Clovis I, who had two wives, divided his kingdom into two for each of his wives, parceled out pieces to his respective sons. The eldest, son of the first wife, had the benefit of receiving one half of the kingdom of Francia, Chlothar shared the second half of the kingdom with his brothers Childebert and Chlodomer. Chlothar received the northern portion, Childebert the central kingdom of Paris, in 516 Gundobad, king of Burgundy and the throne passed to his son Sigismund, who converted to Catholicism. Sigismund adopted an extreme anti-Arian policy, going so far as to execute his Arian son Sigeric, in 523, at the instigation of their mother, Chlothar and Chlodomer joined forces in an expedition against the Burgundians. The Burgundian army was defeated, and Sigismund was captured and executed, sigismunds brother Godomar replaced him on the throne, with the support of the aristocracy, and the Franks were forced to leave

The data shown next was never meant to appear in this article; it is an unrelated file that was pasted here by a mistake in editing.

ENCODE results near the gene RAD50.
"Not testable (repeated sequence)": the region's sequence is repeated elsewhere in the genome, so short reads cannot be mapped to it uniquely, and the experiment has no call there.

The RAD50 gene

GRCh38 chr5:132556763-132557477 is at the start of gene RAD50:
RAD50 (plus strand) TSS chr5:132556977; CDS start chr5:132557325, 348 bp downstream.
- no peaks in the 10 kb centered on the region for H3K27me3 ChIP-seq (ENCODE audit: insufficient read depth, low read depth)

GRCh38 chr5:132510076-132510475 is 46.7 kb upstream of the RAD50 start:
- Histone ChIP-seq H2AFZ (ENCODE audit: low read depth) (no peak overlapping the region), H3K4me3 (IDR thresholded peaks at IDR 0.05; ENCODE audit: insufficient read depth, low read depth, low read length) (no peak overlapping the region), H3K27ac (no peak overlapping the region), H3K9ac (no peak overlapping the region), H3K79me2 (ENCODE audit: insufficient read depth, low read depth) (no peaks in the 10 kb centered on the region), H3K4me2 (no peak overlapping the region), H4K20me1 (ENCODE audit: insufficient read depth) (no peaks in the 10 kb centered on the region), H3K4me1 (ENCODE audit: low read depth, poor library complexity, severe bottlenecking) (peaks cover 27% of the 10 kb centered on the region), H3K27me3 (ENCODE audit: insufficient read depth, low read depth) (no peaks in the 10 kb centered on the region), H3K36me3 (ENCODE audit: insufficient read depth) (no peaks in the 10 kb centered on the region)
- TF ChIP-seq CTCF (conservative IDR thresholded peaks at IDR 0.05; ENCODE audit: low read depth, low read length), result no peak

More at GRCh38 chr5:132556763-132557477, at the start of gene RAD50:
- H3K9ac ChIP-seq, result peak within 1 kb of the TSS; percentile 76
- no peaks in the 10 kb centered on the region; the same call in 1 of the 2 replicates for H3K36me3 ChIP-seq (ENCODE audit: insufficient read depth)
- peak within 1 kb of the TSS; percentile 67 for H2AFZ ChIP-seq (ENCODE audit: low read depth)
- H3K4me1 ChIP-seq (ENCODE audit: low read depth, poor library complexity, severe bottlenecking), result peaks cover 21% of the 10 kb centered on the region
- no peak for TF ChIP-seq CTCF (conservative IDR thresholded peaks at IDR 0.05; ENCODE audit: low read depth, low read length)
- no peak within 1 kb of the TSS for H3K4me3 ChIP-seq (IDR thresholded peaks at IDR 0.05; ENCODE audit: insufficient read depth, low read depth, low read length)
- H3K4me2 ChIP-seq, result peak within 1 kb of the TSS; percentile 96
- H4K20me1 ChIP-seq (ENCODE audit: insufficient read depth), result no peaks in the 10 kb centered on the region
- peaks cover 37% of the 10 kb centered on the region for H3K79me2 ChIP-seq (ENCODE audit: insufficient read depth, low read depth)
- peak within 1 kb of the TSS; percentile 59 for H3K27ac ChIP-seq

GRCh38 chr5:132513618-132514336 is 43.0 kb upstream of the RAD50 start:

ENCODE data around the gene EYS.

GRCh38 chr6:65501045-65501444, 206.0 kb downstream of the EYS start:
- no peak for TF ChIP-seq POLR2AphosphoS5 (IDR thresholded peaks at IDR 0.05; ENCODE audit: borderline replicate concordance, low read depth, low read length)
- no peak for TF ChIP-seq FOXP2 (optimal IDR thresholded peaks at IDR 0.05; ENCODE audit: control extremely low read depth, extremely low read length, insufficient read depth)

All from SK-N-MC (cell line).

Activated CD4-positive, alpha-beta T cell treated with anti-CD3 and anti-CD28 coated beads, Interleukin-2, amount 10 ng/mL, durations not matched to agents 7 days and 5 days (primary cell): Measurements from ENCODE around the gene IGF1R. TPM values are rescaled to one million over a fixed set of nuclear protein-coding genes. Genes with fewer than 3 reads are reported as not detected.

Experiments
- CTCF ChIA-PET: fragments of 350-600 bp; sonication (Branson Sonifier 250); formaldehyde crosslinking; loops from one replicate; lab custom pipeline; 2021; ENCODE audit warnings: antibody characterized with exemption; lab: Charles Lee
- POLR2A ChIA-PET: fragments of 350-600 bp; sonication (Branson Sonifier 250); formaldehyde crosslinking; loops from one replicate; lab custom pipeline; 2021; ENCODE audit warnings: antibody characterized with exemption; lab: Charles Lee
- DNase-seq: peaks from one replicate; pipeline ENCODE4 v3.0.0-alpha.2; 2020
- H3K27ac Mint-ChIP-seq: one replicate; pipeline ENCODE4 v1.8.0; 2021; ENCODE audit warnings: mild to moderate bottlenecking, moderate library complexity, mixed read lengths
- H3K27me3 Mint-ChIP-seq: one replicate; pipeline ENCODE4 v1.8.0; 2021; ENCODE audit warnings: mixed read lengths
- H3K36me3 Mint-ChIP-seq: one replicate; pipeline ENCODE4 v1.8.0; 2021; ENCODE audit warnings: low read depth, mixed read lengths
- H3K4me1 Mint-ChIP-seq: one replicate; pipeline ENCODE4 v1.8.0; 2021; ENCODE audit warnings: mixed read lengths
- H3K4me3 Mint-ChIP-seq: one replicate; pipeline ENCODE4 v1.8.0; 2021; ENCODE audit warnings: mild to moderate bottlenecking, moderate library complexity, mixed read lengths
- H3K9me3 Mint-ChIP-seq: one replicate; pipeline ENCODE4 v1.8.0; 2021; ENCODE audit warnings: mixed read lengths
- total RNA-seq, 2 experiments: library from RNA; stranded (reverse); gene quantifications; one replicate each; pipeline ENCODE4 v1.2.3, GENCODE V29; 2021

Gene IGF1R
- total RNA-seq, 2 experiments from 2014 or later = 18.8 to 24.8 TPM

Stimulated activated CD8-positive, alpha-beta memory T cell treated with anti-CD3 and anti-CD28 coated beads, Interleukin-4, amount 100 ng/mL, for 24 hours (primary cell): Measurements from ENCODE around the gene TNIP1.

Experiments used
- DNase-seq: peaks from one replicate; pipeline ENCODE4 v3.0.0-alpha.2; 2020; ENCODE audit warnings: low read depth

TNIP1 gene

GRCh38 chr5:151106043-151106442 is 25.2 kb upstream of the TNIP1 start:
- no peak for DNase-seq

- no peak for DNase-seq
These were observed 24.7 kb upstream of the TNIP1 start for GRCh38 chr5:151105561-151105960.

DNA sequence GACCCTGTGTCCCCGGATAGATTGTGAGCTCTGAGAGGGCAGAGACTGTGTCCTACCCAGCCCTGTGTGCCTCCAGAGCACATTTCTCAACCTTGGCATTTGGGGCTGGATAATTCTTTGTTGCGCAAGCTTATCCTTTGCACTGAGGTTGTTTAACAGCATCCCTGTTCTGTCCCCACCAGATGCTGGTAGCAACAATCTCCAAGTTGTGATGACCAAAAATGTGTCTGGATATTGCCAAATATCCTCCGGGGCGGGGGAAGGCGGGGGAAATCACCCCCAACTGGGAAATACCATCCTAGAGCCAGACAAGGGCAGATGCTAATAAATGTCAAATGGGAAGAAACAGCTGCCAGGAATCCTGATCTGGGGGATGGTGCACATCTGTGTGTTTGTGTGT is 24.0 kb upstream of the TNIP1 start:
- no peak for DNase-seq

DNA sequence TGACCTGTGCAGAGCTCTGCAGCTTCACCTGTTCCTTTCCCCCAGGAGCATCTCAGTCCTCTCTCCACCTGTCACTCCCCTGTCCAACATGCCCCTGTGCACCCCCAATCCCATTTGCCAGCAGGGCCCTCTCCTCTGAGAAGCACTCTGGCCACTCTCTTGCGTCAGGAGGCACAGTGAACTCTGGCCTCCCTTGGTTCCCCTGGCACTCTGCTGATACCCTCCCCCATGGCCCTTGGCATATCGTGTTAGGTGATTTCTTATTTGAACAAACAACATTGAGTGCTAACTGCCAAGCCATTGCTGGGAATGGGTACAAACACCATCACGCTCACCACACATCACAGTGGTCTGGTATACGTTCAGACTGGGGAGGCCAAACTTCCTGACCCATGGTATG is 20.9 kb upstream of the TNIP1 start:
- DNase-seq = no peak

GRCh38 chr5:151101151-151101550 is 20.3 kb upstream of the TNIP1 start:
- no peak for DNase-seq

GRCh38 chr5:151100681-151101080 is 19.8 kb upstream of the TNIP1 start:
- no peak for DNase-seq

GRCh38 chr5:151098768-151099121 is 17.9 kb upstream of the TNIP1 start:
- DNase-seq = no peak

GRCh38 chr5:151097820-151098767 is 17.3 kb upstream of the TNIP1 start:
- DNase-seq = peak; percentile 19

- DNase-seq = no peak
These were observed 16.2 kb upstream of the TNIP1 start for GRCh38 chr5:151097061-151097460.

The Merovingians were a Salian Frankish dynasty that ruled the Franks for nearly 300 years in a region known as Francia in Latin, beginning in the middle of the 5th century. Their territory largely corresponded to ancient Gaul as well as the Roman provinces of Raetia, Germania Superior and the southern part of Germania. The Merovingian dynasty was founded by Childeric I, the son of Merovech, leader of the Salian Franks, after the death of Clovis there were frequent clashes between different branches of the family, but when threatened by its neighbours the Merovingians presented a strong united front. During the final century of Merovingian rule, the kings were increasingly pushed into a ceremonial role, the Merovingian rule ended in March 752 when Pope Zachary formally deposed Childeric III. Zacharys successor, Pope Stephen II, confirmed and anointed Pepin the Short in 754, the Merovingian ruling family were sometimes referred to as the long-haired kings by contemporaries, as their long hair distinguished them among the Franks, who commonly cut their hair short.